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Anatomy of a Twitter Attack

I was happily snacking away on my lunch break here in Vancouver when suddenly my TweetDeck Twitter client sounded the alert for incoming direct messages. If you are not a Twitter user, direct messages are private messages between Twitter accounts. You can only send a direct message to someone who is following you on Twitter, no strangers allowed

I was happily snacking away on my lunch break here in Vancouver when suddenly my TweetDeck Twitter client sounded the alert for incoming direct messages.If you are not a Twitter user, direct messages are private messages between Twitter accounts.You can only send a direct message to someone who is following you on Twitter, no strangers allowed.I knew the sender, so it was clear this was a new scam in progress.What was the purpose in luring me to click on this URL? Penis pills? Phishing Attack? Malware? I performed a quick WHOIS lookup to see what I could find out.Of course the purchaser had enabled privacy to shield their identity.Domain Name:JFK(redacted).INFOCreated On:02-Nov-2009 08:24:44 UTCLast Updated On:02-Nov-2009 08:47:22 UTCExpiration Date:02-Nov-2010 08:24:44 UTCThe domain was registered yesterday morning.I visited the URL from a test computer to see what would happen.Hrmph.They either dont like security researchers, or, as usual, they simply dont want Canadians getting rich off their scam.The site did redirect me to another domain though, which I then looked up.Domain:ONLYFREE(redacted)ONLINE.comRecord created on: 2008-08-19 16:41:23.0Database last updated on: 2009-08-31 10:09:56.743Domain Expires on: 2011-08-19 16:41:23.0This one was over a year old.This is a common tactic in social media spam: Create new domains with a clean reputation and redirect these to known dirty domains further down the chain.But I still didnt know what they were shilling, so I performed some magic, overcame my Canadian researcher problem, and finally arrived.I dutifully registered after reading the terms and conditions and privacy policy, a must for these types of sites.After a bit of legalese, I determined that my idea of privacy was not quite compatible with theirs.The terms and conditions state: By submitting this form, I am ordering GoogleFortune for a 7-day bonus period for $1.97 billed to my credit Card; If you enjoy GoogleFortune, simply do nothing.On the 7th day my credit card will automatically be charged $69.97 and every month, thereafter.Further along it adds some more goodies: I also agree to the 14 day and 21 day bonus trials to Rebate Millionaire and Network Agenda (redacted) for $19.95 a month and $9.95 a month thereafter.You can also see this text in small print at the top of the billing page.At least I know my credit card will be safe in transit, as the site is GoDaddy.com certified secure.Now I can sit back and watch as $99.87 a month starts my new career working from home.The site even points out that using Google is FREE.Many Twitter users fell victim to this scam today, likely the result of a phishing attack against users of the service.Using sites that request your username and password for social media is never a good idea.Make sure anything requesting your Twitter credentials uses Twitter OAuth.This means your username and password are requested by Twitter and passed through to the third party application.If you are having a hard time creating complex passwordsArticle Search, watch Graham Cluley make a great password from Bedrock (http://www.youtube.com/watch?v=VYzguTdOmmU).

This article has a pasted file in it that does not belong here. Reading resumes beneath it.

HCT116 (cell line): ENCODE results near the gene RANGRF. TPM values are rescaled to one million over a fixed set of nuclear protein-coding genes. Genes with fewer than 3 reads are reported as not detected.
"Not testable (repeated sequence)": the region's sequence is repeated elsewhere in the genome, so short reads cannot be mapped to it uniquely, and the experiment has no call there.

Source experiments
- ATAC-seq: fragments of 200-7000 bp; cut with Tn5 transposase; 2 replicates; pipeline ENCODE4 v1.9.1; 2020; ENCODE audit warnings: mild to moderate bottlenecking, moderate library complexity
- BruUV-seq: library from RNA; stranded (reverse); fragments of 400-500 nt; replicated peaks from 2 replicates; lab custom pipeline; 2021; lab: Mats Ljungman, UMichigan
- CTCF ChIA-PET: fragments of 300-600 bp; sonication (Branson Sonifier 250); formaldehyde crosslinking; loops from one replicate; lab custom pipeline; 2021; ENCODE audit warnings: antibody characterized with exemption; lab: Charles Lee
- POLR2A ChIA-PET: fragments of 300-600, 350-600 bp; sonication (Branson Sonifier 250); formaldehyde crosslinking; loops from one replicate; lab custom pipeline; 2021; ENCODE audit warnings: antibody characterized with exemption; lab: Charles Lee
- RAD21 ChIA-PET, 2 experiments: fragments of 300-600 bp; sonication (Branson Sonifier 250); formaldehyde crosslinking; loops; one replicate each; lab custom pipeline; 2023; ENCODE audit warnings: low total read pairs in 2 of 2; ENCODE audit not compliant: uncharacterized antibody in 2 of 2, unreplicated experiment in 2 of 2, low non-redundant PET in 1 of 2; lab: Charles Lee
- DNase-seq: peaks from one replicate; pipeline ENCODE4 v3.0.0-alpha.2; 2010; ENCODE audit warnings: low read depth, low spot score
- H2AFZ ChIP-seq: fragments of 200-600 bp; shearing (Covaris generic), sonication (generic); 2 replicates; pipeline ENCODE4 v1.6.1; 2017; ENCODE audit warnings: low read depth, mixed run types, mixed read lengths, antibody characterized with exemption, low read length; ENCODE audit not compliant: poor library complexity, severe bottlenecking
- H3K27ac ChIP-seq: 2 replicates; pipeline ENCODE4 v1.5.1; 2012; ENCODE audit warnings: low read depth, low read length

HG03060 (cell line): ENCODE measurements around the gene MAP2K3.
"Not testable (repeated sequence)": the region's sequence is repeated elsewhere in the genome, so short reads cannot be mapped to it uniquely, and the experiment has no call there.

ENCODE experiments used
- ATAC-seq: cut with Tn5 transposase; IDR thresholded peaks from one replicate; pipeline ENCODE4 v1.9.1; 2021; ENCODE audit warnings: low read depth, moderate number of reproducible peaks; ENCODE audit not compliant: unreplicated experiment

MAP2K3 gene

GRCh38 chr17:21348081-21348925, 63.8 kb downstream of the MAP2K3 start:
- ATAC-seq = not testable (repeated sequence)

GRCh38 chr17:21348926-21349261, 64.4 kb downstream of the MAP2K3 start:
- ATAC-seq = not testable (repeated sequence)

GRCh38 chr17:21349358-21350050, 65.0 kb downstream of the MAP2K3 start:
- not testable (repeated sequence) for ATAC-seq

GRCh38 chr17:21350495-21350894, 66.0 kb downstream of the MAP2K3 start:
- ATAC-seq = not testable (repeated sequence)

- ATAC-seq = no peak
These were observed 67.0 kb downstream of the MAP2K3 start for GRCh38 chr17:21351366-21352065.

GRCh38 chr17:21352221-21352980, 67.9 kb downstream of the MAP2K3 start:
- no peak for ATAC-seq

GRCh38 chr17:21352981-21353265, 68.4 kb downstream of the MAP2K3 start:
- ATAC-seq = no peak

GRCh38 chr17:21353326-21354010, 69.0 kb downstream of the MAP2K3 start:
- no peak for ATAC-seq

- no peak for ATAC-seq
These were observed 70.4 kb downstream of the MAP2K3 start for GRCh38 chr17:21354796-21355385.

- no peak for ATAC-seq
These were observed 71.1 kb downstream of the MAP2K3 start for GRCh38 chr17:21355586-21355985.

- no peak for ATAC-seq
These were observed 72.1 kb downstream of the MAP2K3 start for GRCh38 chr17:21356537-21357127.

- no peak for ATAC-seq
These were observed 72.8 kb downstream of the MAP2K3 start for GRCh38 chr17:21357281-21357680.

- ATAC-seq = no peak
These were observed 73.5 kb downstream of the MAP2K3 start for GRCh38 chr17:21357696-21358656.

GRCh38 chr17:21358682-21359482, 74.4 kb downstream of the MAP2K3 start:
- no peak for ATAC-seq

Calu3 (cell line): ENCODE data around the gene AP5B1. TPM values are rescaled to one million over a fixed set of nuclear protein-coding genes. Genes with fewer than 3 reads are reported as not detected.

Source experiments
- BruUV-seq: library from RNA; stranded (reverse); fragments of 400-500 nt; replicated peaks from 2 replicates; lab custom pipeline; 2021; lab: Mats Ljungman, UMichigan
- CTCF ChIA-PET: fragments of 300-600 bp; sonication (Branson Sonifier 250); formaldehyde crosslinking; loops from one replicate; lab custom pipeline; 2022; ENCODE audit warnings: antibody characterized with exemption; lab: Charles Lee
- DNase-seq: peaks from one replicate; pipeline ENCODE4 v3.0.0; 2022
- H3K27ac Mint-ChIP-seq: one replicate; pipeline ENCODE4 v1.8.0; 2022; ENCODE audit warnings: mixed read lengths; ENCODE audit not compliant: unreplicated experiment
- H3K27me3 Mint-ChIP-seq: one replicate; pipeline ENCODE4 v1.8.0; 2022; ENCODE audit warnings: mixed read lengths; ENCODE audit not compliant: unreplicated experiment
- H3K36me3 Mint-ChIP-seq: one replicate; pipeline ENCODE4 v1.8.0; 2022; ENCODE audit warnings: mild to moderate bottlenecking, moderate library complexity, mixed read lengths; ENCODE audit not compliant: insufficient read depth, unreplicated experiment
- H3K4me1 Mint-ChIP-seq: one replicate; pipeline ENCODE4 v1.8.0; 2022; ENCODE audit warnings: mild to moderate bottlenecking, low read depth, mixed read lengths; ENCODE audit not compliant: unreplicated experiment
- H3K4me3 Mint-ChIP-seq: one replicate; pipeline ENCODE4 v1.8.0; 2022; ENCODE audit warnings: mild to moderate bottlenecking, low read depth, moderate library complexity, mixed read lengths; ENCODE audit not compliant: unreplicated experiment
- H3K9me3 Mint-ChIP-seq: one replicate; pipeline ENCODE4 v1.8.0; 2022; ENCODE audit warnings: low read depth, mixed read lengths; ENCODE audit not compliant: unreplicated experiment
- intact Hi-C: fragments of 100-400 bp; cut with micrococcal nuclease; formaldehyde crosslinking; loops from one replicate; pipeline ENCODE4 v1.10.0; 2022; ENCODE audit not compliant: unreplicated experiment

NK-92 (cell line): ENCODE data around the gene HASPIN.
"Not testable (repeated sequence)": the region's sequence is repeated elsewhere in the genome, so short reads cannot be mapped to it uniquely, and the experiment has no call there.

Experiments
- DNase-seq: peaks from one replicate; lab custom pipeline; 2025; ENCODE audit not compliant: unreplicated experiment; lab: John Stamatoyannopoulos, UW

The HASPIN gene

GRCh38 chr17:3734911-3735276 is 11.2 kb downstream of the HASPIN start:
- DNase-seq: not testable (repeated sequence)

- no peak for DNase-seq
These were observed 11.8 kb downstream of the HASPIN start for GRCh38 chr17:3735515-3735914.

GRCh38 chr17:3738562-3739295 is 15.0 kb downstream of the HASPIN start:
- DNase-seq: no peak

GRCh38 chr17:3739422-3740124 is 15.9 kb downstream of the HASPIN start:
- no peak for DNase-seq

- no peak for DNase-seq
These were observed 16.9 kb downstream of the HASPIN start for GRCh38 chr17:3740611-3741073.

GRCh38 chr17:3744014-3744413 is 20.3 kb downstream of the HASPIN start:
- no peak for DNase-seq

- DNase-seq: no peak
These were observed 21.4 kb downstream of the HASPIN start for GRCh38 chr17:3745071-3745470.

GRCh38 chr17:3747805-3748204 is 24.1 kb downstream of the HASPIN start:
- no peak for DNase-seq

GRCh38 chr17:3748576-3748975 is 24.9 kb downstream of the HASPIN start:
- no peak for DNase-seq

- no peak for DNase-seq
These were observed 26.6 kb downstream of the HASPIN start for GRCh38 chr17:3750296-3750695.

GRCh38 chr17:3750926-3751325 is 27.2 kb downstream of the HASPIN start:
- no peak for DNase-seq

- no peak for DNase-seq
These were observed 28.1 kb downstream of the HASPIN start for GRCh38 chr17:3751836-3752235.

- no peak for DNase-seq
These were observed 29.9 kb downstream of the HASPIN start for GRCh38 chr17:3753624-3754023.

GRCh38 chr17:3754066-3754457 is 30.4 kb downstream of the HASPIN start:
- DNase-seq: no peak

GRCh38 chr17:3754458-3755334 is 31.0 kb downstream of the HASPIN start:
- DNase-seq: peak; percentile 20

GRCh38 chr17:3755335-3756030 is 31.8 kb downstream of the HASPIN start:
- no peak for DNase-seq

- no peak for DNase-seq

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ABOUT THE AUTHOR


This article was written by Chester Wisniewski of Sophos and is published here with their full permission. Sophos provides full data protection services including: security software, encryption software, antivirus, and malware protection.



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